Benjamin Brown, Ph.D.
- Research Assistant Professor
I am Research Assistant Professor of Chemistry. My research is focused on the development and application of methods in computational chemistry for biomolecular modeling and computer-aided drug design (CADD) with an emphasis on accelerating precision oncology. In the pursuit of new targeted therapies for cancer, I employ a multi-pronged approach: (i) detailed molecular modeling and simulation of cancer-associated protein variants, such as oncogenic EGFR kinase domain variants with and without acquired resistance mutations, to determine the essential dynamics differentiating wild-type and mutant function; (ii) application of ligand- and structure-based CADD methods, including conventional methods and deep learning, to study the determinants of drug action and screen for new compounds ; and (iii) the development of new algorithms to address shortcomings in (ii) as we seek to target proteins studied in (i). The methods that I develop and apply are broadly relevant to multiple proteins and potential therapeutic targets, such that advances we make in cancer investigations may be applied in other basic and translational investigations.
After I finished my B.S. in Chemistry and Neuroscience, I began medical school at Vanderbilt University School of Medicine (VUSM) through the Medical Scientist Training Program (MSTP). The medicine curriculum is approximately 3 years in total (in addition to continuity clinics during graduate school), of which I completed over 2 years (medical knowledge and core clinical skills) prior to beginning my PhD training in 2017. My medical school training provided me with a foundation in human physiology and disease, pharmacology, molecular biology, and other disciplines, which greatly complemented my research training during my PhD. After completing my PhD training in June 2022, I was promoted to a full-time position as a Research Assistant Professor in the Department of Chemistry at Vanderbilt University. Through an agreement with the VU Department of Chemistry, VUSM, and MSTP, I am completing my remaining medical school obligations parttime with anticipated completion December 2023. I will not be pursuing post-graduate medical training (residency or fellowship), choosing instead to focus on developing my research program.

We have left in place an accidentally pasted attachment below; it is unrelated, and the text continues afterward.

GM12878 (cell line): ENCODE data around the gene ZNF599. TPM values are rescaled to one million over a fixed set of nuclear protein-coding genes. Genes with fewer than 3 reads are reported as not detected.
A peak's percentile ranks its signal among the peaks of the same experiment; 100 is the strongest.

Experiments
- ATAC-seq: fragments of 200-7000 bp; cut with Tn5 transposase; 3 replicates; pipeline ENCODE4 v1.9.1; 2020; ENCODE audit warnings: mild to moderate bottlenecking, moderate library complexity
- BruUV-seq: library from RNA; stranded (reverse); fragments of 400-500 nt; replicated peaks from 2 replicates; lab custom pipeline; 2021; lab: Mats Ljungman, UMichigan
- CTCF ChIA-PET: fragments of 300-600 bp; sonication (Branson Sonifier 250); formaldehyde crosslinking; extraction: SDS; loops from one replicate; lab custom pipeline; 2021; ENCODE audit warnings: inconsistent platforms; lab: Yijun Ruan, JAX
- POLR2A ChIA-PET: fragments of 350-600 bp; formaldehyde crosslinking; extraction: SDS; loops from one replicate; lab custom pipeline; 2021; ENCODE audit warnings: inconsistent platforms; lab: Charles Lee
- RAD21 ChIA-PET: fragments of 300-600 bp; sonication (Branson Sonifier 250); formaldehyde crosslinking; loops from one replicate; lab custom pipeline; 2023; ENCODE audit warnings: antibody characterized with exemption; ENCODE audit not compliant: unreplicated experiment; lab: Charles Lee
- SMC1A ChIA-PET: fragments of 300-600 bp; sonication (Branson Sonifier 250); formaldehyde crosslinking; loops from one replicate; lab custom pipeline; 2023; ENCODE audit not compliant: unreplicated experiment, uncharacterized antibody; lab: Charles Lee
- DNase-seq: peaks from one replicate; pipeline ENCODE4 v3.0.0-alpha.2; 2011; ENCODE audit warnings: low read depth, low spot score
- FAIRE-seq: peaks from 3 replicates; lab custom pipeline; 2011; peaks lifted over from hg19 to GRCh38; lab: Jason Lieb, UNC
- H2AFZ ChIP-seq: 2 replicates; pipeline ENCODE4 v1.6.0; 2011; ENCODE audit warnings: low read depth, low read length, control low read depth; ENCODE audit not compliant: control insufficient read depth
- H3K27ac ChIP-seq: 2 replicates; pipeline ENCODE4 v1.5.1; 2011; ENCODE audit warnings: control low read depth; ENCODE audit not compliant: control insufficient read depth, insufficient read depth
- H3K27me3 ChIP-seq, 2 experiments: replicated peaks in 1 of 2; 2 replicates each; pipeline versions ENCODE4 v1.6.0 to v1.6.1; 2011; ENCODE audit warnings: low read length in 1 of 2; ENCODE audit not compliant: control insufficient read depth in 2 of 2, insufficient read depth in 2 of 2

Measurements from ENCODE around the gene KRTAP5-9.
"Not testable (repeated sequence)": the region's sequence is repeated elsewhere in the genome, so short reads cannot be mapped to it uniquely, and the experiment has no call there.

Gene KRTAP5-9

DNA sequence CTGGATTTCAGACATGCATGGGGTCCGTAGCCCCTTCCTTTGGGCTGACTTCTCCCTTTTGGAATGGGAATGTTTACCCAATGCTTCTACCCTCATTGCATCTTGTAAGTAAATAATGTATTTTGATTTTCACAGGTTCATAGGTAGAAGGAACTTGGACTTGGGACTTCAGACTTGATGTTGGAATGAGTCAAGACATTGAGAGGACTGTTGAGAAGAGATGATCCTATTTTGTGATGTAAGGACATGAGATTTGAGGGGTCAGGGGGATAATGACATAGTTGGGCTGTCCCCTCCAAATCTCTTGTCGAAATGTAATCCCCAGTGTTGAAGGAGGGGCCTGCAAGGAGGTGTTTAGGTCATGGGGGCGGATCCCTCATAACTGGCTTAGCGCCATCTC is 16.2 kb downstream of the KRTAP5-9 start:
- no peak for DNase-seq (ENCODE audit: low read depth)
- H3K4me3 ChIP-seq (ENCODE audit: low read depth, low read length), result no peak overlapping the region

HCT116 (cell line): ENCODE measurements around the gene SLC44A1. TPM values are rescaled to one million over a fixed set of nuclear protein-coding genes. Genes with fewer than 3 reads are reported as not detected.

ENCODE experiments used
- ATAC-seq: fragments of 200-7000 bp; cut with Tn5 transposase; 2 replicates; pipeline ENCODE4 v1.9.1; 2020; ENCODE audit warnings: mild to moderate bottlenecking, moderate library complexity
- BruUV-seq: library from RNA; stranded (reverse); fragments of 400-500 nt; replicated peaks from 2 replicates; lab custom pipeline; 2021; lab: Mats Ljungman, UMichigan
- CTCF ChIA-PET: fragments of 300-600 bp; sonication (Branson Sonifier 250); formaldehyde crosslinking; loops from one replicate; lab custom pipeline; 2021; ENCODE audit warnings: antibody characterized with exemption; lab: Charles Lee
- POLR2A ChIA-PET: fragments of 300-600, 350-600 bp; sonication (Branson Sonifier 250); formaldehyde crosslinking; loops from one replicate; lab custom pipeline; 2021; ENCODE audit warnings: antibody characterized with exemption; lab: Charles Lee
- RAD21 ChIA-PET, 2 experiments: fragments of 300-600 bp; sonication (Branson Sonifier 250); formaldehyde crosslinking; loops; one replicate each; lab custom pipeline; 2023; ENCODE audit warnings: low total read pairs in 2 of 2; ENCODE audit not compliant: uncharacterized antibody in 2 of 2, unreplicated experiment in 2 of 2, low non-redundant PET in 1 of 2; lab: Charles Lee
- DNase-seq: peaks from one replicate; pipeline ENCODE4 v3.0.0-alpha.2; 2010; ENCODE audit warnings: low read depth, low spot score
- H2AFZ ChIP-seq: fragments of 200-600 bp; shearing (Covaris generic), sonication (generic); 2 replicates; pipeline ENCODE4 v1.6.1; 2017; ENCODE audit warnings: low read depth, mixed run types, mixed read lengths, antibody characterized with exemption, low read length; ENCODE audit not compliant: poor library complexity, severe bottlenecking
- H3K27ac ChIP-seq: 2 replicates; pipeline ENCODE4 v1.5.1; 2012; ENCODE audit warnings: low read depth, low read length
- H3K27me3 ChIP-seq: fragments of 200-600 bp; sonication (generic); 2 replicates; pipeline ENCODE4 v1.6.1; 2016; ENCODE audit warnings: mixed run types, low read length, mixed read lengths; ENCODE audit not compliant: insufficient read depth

I completed my PhD training in the laboratory of Prof. Jens Meiler, Ph.D.. Prof. Meiler is an original co-creator of the Rosetta macromolecular modeling and design software package, as well as the original creator of the BioChemical Library (BCL) cheminformatics toolkit, which he programmed as an early pioneer of machine learning in small molecule CADD. Over the course of my training in the Meiler Lab, I became a core developer of both Rosetta and the BCL, which are written in the C++ programming language. Simultaneously, I have collaborated extensively with the laboratory of Prof. Christine Lovly, M.D., Ph.D. over the course of my graduate training and now as faculty as part of the Personalized Structural Biology Program’s (PSBP) collaboration with the Vanderbilt-Ingram Cancer Center (VICC). Collectively, we have demonstrated that the landscape of potential acquired resistance mutations available to a protein is dependent on the underlying activating mutation (Brown et al., 2019, Clinical Cancer Research). We also demonstrated that the clinically synonymous “exon 19 deletion” variants of EGFR are in fact a heterogeneous group of mutations with varying activation profiles, enzyme kinetics, and inhibitor sensitivities
- Ph.D., Vanderbilt University, Nashville, Tennessee (2022)
- B.S., Baldwin Wallace University, Cleveland, Ohio (2015)